A Growing Trend

Courtesy of The 7th Art

Given Manhattan’s crowded condo market, the developers of 555 West 23rd Street longed to stand out. So apart from making sure all 337 of their units had the usual accoutrements and then some—glass mosaic tile in the kitchens, oak strip flooring, tricked-out gym and lounge—they spent more than $1 million on a courtyard, designed by landscape architect Howard Abel, that’s filled with evergreen plantings, a fountain, and an illuminated waterfall. “There are a lot of choices in the city for where to spend housing dollars,” says Jeff Levine, the principal builder, and he’s hoping that an enormous patio will make buyers choose to spend their dollars with him.

All over the city, developers are pouring funds into “greening” their buildings. This wasn’t always the case, says landscape architect Tom Balsley, who’s prettifying the lobbies, rooftops, and outdoor spaces of 415 Greenwich Street (pictured), 321 Fifth Avenue, 200 Chambers Street, and especially 270 Greenwich, where he’s channeling Lake Tahoe with a roof terrace full of pine trees. “Landscaping used to be an afterthought. Now it’s almost a prerequisite,” says Balsley, whose watershed commission (literally) was the fountain wall in Trump Tower’s atrium. Other similar projects in the pipeline include 1600 Broadway on the Square, where Rick Parisi is sculpting “rolling hills” on the fourth-floor terrace, and Element, a West 59th Street building marketed by Corcoran’s Shlomi Reuveni that promises 12,000 square feet of landscaped outdoor space, including a meditation garden designed by Quennell Rothschild, master planners of Hudson River Park. Balsley says developers pay as much as $100 per square foot for his work, a far cry from when they “left gravel on the rooftops.”

Moreover, they’re happy to spend money spreading a few leaves around. “For every dollar you spend on landscaping, you get $3 in value,” says Prudential Douglas Elliman’s Leonard Steinberg, who’s a fan of the new trend. “We’re surrounded by concrete, tar, noise, and hell, and one of the most effective colors for diminishing stress is green.” Gumley Haft Kleier president Michele Kleier says landscaping can even transform a “non-view” into an asset. “If you can’t have the East River, then the next best thing to look out to is a waterfall,” she says. “It doesn’t feel like you’re the poor relative who’s facing the back.”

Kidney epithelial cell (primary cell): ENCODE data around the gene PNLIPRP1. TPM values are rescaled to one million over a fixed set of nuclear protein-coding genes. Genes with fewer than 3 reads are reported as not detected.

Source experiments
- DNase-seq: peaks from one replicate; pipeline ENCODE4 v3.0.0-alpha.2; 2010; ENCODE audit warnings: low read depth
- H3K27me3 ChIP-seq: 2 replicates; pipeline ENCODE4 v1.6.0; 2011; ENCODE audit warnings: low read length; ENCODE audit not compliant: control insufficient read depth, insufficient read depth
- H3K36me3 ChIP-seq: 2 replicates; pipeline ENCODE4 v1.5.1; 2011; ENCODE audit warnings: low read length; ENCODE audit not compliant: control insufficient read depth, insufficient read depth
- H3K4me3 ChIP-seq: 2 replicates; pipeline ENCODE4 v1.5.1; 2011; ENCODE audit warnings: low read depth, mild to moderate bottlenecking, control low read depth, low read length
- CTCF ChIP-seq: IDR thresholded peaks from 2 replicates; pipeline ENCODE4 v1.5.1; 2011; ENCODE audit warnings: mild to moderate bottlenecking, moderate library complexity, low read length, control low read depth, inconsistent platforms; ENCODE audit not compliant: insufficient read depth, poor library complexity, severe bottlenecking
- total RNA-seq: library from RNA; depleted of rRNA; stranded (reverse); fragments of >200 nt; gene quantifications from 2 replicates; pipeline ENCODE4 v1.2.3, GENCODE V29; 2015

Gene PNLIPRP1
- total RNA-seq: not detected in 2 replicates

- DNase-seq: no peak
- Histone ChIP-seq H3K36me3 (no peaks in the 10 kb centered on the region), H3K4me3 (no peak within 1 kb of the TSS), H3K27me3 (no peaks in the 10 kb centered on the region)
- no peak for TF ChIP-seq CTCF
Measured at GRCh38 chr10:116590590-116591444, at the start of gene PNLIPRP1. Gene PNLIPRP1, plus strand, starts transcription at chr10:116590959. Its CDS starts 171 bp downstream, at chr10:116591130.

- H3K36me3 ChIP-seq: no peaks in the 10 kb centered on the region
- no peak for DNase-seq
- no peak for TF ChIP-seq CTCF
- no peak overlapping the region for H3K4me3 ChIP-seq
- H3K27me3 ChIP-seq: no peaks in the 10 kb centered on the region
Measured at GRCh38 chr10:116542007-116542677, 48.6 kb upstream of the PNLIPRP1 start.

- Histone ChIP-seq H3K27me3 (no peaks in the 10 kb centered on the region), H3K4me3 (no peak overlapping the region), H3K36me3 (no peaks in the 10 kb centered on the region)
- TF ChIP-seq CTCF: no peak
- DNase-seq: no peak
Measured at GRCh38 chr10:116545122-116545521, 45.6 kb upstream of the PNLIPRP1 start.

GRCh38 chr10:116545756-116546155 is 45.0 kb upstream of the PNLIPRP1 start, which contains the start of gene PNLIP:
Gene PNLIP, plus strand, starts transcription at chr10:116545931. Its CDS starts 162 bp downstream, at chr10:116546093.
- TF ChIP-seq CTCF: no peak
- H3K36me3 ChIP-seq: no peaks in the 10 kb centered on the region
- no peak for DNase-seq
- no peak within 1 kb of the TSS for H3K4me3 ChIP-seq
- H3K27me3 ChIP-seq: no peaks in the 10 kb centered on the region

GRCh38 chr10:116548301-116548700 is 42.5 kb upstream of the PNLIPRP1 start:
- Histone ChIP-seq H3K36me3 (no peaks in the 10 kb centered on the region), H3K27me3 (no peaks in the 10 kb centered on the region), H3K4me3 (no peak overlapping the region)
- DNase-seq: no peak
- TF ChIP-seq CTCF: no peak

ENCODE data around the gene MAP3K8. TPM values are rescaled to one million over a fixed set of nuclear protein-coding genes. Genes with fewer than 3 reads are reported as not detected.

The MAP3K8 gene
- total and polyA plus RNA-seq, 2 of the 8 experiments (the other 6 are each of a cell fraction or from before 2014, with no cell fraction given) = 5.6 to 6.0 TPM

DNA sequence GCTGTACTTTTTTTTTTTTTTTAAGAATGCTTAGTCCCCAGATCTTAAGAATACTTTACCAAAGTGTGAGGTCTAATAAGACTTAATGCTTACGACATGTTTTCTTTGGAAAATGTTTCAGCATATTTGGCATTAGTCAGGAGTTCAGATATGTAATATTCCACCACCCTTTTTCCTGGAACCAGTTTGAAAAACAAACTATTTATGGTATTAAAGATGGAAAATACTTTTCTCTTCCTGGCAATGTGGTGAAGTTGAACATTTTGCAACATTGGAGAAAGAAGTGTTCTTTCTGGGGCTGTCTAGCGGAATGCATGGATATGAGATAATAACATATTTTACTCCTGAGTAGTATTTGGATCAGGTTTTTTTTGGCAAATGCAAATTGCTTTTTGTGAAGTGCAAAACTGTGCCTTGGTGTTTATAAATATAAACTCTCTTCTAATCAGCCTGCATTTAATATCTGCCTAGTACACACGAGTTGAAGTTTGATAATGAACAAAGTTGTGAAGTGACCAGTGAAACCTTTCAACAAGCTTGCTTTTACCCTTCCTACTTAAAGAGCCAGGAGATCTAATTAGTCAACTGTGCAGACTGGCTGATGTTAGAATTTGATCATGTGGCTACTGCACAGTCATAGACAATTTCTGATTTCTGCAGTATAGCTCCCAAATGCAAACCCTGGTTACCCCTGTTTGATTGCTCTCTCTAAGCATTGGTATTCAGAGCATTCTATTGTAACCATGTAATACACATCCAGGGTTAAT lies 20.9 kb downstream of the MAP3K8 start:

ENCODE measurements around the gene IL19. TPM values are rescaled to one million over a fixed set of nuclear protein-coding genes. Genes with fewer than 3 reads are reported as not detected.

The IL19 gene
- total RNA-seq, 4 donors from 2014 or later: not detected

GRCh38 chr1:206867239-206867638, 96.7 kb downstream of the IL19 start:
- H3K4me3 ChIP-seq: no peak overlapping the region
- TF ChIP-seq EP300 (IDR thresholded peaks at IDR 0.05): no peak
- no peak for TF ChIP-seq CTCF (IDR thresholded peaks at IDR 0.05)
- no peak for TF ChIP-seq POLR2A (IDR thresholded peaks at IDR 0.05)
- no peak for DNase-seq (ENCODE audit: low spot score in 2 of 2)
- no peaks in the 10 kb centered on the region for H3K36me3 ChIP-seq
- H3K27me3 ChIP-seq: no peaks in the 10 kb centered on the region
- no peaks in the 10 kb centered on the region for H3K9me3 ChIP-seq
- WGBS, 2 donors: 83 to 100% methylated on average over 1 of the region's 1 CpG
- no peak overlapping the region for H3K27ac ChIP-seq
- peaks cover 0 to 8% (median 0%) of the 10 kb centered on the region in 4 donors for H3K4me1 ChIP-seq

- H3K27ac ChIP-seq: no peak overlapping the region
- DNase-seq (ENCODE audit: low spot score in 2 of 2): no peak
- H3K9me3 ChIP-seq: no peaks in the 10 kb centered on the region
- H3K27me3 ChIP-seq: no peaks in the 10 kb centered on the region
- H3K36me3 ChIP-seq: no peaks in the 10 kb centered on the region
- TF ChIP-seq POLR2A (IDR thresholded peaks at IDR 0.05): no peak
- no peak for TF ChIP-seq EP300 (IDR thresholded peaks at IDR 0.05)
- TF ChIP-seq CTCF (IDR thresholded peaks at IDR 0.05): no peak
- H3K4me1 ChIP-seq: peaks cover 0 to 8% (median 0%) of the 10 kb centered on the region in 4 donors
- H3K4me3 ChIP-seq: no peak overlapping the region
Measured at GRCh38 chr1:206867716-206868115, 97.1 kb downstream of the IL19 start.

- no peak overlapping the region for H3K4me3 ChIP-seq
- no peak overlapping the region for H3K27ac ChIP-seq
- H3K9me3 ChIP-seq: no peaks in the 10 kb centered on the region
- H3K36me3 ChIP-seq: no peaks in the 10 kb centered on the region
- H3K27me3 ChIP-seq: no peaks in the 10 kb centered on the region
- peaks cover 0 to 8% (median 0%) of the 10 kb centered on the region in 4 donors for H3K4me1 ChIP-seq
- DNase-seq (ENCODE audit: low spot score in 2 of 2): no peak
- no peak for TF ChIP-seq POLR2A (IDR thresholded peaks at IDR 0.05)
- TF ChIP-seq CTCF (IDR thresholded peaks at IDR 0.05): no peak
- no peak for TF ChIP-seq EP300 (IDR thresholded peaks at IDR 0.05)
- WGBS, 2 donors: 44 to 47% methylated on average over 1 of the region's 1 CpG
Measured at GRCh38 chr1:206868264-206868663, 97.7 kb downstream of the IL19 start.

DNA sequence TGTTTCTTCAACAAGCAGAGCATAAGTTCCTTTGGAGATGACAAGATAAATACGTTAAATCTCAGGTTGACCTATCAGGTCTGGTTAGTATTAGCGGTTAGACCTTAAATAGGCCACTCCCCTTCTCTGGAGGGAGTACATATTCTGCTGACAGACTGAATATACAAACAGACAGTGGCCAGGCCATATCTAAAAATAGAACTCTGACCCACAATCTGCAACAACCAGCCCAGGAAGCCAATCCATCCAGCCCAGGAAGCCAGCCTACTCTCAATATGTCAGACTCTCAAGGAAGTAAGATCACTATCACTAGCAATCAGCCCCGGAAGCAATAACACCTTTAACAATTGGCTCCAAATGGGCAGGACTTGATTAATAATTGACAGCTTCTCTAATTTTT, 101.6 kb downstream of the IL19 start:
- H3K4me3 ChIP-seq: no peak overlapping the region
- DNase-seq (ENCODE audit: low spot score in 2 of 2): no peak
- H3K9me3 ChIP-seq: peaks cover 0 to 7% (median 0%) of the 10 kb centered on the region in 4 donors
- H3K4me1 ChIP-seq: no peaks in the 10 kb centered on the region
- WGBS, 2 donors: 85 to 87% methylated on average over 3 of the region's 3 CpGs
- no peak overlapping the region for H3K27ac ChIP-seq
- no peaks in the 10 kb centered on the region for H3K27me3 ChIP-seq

Uptowners no more? Dateline NBC anchor Stone Phillips is said to be leaving the Upper West Side apartment he and his family moved into just last year. The chiseled newsman, who also owns a home in Westchester County, has listed his very large triplex on West 72nd Street for $5.495 million with the Corcoran Group’s Fran Davis. The two-bedroom co-op with a convertible office is in a dog-friendly white-glove building designed in 1927 by Emery Roth, across the street from the Dakota, in what’s generally the most expensive part of the Upper West Side. It has herringbone oak floors, an enormous windowed kitchen (with the requisite stainless-steel appliances), three exposures, and the pièce de résistance: a 300-square-foot terrace with a high-tech irrigation system and uninterrupted views of the park. So why leave? Sources say the former Gramercy Park dweller is considering a return to downtown, though he’s not sure yet where he’ll end up.

Same Space, Different Place
Make Mine a Double
In this suddenly kid-friendly city, there’s no better demonstration of the demand for a second bedroom than a comparison of these co-ops in the Village. Though they’re nearly identical in size, and are on the same prime block near Washington Square Park, their asking prices are $85,000—a solid 11 percent—apart. Why? If you wall off each dining room, the one at 55 East 9th Street, which also has lower maintenance fees, will create “a larger second bedroom” than its counterpart a few doors down, says broker Barry Silverman of Halstead. A leafy street view from the higher-priced apartment—versus a busy street view down the block—seals the deal.

55 East 9th Street
The Facts: One-bedroom, one-bath, 950-square-foot co-op with den.
Asking Price: $935,000.
Maintenance: $919 per month.
Agent:Barry Silverman, Halstead.

30 East 9th Street
The Facts: One-bedroom, one-bath, 930-square-foot co-op with den.
Asking Price: $850,000.
Maintenance: $1,028 per month.
Agent: Barry Silverman, Halstead.

A Growing Trend